APCO, Text100 launch health technology group

Stig Albinus, APCO
Stig Albinus, APCO

Public relations firm and policy shop APCO Worldwide and tech-centric PR shop Text100 Global Communications launched a new initiative Wednesday that seeks to make disruptive healthcare concepts and technology like telemedicine and interoperability become integral parts of healthcare.

Called ATDigitalHealth, the joint offering will work on issues such as interoperability of electronic health records and medical devices and promoting telehealth services, particularly among lawmakers.

Stig Albinus, who chairs APCO's global healthcare practice, told MM&M the team will focus on creating “a positive environment for access to personal health technologies and telemedicine.”

This may sound like a familiar challenge, but as seen by the effort to implement electronic health records, establishing a technology or a company as an integral part of the US healthcare system is not easy: The federal government has spent more than $29 billion to encourage hospitals to use electronic health records but, as reported by The New York Times and others, EHR vendors have protected their business by preventing their systems from connecting with those from rival companies.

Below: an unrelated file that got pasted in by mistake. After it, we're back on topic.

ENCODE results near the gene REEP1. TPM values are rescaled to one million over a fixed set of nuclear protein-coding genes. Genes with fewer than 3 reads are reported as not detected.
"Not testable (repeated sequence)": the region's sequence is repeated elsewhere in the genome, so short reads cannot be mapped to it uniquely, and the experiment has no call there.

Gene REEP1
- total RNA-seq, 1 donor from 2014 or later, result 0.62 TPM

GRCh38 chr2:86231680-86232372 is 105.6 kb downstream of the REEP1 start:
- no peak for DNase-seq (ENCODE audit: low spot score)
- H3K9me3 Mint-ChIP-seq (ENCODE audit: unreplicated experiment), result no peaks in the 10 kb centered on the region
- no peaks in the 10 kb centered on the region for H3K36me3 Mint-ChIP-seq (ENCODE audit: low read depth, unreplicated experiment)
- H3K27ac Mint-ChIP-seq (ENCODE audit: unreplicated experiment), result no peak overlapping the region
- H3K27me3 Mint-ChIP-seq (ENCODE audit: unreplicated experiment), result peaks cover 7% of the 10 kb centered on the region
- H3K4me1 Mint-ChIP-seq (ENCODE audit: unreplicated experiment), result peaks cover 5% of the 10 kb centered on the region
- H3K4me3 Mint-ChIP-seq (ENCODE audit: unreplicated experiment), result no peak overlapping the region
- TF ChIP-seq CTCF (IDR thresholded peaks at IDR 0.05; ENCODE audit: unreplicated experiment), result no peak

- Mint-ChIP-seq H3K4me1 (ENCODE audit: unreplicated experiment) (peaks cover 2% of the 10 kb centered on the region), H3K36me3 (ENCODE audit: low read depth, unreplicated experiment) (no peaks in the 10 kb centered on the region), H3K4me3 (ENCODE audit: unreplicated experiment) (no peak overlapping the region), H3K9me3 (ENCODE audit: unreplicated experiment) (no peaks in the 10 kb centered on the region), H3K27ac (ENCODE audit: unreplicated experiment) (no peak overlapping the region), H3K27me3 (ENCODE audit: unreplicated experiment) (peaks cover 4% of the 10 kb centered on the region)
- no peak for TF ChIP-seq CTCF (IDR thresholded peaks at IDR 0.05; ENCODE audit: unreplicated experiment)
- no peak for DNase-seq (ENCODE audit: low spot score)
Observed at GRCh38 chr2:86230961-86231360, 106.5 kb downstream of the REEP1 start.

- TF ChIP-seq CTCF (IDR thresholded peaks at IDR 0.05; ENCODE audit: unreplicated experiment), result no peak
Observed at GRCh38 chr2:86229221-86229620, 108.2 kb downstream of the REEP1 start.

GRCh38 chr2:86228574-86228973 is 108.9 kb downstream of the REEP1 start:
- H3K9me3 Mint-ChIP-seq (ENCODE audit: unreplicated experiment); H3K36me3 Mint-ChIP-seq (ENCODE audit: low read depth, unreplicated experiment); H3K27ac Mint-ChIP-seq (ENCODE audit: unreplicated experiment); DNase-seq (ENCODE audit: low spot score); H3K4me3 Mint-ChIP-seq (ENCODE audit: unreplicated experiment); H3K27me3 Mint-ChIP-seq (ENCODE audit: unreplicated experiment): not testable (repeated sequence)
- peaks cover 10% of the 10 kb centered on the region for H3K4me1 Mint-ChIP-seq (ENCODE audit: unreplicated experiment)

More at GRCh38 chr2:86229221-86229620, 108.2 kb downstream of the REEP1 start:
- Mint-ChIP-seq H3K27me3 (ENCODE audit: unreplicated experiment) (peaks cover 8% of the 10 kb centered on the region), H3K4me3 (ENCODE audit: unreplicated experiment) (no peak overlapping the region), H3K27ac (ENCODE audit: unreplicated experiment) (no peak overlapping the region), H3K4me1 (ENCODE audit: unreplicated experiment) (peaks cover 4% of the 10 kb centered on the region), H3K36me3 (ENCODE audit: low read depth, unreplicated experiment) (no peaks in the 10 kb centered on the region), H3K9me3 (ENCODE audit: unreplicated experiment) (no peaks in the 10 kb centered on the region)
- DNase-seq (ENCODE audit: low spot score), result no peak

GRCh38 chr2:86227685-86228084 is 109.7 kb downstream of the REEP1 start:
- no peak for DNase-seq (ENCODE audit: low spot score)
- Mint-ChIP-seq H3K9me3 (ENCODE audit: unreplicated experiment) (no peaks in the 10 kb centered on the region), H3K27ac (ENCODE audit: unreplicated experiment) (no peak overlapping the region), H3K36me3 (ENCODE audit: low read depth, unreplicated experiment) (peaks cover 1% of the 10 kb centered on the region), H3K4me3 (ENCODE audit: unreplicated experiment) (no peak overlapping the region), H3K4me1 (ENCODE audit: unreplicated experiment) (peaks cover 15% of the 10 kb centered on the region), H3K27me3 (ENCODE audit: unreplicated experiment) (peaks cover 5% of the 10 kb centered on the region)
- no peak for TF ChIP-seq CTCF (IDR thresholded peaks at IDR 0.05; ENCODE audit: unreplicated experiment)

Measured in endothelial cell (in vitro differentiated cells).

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Much like EHRs, the telehealth sector is also seeking to become a more common part of the healthcare experience. Differences in state laws about how telehealth can be used are one challenge. Consistent insurance reimbursement is another challenge.

Making telehealth a widely used technology will likely require a multi-faceted approach that includes addressing state and federal lawmakers, health insurers and medical groups, among others. One provision of the Telehealth Enhancement Act, which was introduced in April, seeks to allow accountable care organizations to cover remote healthcare as a supplemental healthcare benefit. A separate bill introduced in the Senate in May would allow Medicare to cover remote treatment for stroke as long as the patient is in a location with a telecommunication system.

Advocates for such digital health efforts cite advantages like convenience and the possibility of lower costs while also arguing that critics are trying to protect local physician practices. The firms say they will help clients do this by creating audience-specific narratives that show a proposal's benefits and establish support by working with medical societies, patient advocacy groups, health insurers, policy makers and technology firms.

Albinus anticipates clients will likely fall into one of three categories: traditional health systems and hospitals that want to use technology, technology firms that want to go into healthcare (such as Apple) and what he called pure-play digital health companies or startups that want to apply their technology to a bigger, healthcare-related business opportunity.

The two agencies previously collaborated on the BlackBerry account. Text100 Senior VP Erin Humphrey said this experience prompted the partners to seek out another chance to collaborate. They landed on digital healthcare because they wanted to pursue an industry that was being driven by technical innovation and that would tap into their combined expertise of establishing strategic relationships, social engagement and public relations.


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